On Sep 13, 2010, at 17:49, Tim Thorburn <immor...@nwconx.net> wrote:
> On 9/13/2010 9:10 AM, Steve Staples wrote:
>> here's a silly idea...
>> put the database on his computer (or the entire app). that way, when
>> he's *there* he is logged in. if the computer is off, he's not there,
>> the app wont work (and the database).
>> On Mon, 2010-09-13 at 11:26 +0100, Richard Quadling wrote:
>>> On 12 September 2010 17:32, tedd<t...@sperling.com> wrote:
>>>> Hi gang:
>>>> I have a client who wants his employees' access to their online business
>>>> database restricted to only times when he is logged on. (Don't ask why)
>>>> In other words, when the boss is not logged on, then his employees cannot
>>>> access the business database in any fashion whatsoever including checking
>>>> see if the boss is logged on, or not. No access whatsoever!
>>>> Normally, I would just set up a field in the database and have that set to
>>>> "yes" or "no" as to if the employees could access the database, or not. But
>>>> in this case, the boss does not want even that type of access to the
>>>> database permitted. Repeat -- No access whatsoever!
>>>> I was thinking of the boss' script writing to a file that accomplished the
>>>> "yes" or "no" thing, but if the boss did not log off properly then the file
>>>> would remain in the "yes" state allowing employees undesired access. That
>>>> would not be acceptable.
>>>> So, what methods would you suggest?
>>> What operating system is he using?
>>> Does he (for example), log into his computer and logoff/shutdown when
>>> he goes home?
>>> If he is using Windows (and I'm sure there are many ways to achieve
>>> this), then in the Startup folder, a small PHP script which sets a
>>> flag "I'm here", would allow the DB to know he's at least logged in.
>>> There are different ways to do this.
>>> covers login/logout/startup/shutdown.
>>> Do they have a clock card system for clocking in/out the building?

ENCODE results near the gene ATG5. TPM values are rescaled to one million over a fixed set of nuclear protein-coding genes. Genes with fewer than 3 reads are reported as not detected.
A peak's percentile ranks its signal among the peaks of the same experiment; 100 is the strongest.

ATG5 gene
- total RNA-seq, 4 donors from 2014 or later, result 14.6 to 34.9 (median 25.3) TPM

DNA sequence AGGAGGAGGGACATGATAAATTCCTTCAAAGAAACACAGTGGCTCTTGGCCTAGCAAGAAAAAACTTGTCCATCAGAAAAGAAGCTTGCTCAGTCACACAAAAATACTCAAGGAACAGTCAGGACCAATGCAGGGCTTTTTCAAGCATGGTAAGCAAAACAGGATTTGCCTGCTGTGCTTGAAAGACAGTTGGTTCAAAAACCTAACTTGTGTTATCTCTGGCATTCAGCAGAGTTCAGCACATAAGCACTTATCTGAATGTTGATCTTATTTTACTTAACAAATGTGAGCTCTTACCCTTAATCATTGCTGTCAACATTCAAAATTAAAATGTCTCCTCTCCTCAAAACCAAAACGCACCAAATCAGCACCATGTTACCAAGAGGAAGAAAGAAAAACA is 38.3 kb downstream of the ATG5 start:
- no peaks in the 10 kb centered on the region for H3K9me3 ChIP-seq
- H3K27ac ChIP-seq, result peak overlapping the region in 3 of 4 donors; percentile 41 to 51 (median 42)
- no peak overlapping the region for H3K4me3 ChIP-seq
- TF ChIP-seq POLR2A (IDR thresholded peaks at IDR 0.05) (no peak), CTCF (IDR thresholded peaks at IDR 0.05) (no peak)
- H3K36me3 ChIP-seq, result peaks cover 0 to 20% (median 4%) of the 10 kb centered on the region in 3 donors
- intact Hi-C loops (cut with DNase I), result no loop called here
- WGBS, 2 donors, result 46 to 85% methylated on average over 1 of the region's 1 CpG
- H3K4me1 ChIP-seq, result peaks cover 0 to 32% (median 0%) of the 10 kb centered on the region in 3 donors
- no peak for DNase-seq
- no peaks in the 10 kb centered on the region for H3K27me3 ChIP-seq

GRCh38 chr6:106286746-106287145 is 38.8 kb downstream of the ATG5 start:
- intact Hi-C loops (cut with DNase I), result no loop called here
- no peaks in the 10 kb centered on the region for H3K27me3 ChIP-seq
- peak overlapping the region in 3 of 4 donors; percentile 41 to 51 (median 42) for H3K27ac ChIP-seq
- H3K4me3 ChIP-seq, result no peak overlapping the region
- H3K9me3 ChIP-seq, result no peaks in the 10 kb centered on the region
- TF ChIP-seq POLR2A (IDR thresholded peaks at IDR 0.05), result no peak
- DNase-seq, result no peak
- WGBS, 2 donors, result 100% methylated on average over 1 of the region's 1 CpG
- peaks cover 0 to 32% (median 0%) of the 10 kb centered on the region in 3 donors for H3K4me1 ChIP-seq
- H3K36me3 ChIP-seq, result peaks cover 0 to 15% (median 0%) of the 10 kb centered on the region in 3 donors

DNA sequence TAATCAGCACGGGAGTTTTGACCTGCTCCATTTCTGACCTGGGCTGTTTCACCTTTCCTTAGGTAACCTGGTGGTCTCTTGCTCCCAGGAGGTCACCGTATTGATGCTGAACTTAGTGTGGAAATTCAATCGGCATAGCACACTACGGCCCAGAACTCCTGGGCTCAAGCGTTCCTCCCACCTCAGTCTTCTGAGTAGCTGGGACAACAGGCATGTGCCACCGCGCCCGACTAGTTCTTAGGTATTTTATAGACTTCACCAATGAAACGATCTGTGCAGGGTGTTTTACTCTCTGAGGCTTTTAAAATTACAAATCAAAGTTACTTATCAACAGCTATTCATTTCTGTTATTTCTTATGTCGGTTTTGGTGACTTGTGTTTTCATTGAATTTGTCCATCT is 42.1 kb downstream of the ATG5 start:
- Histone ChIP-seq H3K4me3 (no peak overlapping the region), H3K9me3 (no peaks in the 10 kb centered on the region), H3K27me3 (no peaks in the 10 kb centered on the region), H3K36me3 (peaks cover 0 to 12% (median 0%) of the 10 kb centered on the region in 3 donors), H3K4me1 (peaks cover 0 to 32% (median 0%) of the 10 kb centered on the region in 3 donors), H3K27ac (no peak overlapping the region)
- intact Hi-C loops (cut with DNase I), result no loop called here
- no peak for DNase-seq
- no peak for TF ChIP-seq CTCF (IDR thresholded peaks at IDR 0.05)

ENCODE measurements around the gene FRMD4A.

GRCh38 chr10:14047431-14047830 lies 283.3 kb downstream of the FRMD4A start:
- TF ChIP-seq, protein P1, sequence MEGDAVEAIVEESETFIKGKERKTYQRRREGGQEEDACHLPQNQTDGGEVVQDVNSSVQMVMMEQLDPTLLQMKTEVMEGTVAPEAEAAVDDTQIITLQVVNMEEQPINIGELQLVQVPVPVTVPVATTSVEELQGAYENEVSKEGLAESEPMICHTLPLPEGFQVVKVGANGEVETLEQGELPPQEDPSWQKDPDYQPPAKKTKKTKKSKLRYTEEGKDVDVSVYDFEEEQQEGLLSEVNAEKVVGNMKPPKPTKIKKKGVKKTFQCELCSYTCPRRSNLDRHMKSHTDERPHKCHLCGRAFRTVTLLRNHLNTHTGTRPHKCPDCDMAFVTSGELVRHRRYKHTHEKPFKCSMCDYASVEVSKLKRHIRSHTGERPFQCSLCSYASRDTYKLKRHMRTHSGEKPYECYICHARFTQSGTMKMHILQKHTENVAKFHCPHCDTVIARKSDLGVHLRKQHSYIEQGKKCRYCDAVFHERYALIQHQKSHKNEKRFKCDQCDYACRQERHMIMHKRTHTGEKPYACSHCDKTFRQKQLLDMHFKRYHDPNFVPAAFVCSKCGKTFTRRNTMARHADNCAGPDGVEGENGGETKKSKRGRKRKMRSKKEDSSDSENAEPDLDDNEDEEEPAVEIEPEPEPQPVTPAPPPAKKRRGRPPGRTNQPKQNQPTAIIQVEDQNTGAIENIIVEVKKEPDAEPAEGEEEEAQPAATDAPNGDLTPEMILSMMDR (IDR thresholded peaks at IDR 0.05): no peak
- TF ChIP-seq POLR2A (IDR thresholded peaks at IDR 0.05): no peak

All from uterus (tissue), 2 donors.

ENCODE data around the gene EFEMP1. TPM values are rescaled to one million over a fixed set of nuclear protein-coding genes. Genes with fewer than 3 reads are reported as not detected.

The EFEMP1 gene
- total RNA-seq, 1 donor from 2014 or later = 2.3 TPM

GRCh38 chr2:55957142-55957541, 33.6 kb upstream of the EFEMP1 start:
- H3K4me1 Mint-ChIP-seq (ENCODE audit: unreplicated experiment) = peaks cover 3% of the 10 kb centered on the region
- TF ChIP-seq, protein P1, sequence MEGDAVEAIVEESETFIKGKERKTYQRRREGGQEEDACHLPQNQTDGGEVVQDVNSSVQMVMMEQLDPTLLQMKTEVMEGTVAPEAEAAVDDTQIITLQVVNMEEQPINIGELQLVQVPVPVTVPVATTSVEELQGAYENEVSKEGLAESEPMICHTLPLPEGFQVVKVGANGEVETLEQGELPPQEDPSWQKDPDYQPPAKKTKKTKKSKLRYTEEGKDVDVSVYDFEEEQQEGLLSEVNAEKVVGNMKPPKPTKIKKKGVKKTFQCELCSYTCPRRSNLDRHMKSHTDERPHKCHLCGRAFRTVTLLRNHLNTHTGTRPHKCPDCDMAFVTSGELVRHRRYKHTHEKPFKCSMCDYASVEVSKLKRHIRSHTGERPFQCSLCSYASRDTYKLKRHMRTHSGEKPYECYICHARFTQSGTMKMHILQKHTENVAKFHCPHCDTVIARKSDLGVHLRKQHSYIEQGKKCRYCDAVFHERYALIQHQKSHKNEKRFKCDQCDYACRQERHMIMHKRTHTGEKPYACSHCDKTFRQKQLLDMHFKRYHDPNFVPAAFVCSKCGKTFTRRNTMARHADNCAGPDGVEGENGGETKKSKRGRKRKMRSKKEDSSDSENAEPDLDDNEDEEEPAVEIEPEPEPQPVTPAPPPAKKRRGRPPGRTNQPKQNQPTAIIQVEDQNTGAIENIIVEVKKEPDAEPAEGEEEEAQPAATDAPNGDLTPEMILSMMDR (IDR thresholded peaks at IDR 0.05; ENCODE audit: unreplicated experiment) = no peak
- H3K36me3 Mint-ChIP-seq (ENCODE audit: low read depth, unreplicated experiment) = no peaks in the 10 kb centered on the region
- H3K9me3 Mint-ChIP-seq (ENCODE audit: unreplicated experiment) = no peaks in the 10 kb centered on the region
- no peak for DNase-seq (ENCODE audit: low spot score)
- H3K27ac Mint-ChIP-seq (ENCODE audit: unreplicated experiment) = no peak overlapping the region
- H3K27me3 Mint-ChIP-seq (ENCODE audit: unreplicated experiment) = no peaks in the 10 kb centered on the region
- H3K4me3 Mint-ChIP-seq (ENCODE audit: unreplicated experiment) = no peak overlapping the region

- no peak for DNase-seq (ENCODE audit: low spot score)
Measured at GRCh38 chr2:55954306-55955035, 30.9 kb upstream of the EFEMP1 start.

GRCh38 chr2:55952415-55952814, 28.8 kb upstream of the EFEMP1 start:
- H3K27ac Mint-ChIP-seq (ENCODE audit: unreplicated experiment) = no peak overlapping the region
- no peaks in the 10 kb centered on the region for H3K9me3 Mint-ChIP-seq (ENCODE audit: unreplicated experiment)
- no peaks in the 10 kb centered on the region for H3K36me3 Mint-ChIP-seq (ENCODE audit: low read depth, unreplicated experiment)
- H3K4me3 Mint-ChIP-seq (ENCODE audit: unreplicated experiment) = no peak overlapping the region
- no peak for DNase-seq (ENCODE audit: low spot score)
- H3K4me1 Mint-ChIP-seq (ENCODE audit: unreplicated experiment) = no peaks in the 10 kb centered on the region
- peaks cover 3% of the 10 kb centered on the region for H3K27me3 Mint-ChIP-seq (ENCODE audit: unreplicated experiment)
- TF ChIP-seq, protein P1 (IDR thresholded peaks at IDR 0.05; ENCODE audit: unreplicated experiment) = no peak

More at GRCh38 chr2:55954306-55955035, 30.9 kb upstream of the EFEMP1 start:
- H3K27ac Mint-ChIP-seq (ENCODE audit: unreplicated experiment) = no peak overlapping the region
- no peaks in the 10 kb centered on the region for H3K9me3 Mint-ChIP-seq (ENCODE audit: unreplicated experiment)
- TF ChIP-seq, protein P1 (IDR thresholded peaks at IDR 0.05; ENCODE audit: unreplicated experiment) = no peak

>>> Could you read the database that the clockings are logged in? An odd
>>> number for the day = he's in, even = he's out, missed clocking =
>>> Ideally you want to "hook" into his normal activity if you can.
>>> Richard Quadling
>>> Twitter : EE : Zend
>>> @RQuadling : e-e.com/M_248814.html : bit.ly/9O8vFY
> I'm pretty sure I'd have run for the hills after my first meeting with this
> client, but if you're sure you want to proceed ... Beyond the options
> mentioned, you could set it up so that the boss would log in each morning
> with a session that times out at the end of the work day (8, 10, 12, w/e
> hours later). To make it even more secure, you could have the boss create
> new logins for each employee at the start of each day. Since yesterdays
> passwords will no longer work, the boss will have to be there to issue new
> passwords to whomever he deems worthy of access on this day. These passwords
> would of course expire at the normal leaving time, so if someone came in late
> for a password at 4pm and work ends at 6pm, their password would only last
> two more hours.
> All in all, I'd still grill him more about what it is he actually wants and
> why, as all of the ideas presented thus far have at least a dozen different
> ways things can go wrong. Putting the app on the bosses computer sounds
> great and all, but if he's sick or away on business suddenly no one in the
> office is doing any work. Or when his hdd gives out or is replaced and IT's
> backup system wasn't as great as it could have been you'll have fun getting
> paid to re-do everything. Having everything require a usb stick to launch
> sounds secure, until he loses the stick or forgets it at home one day. For
> fun I'd suggest tagging him with a microchip which your application will
> constantly scan for and only activate when he's within a certain radius of
> his desk. Retna scans shouldn't be overlooked either. <insert Mission
> Impossible theme here>
> May the force be with you on this one.
Well, if we are going down this route, many new laptops are offering some form
of biometrics for access. If your client has one, you could potentially launch
a script to start/ stop the db at that time.
Or if we follow the new password suggestion, his morning login could run a
script to reset and email all users their passwords automatically.
Sent from my iPod
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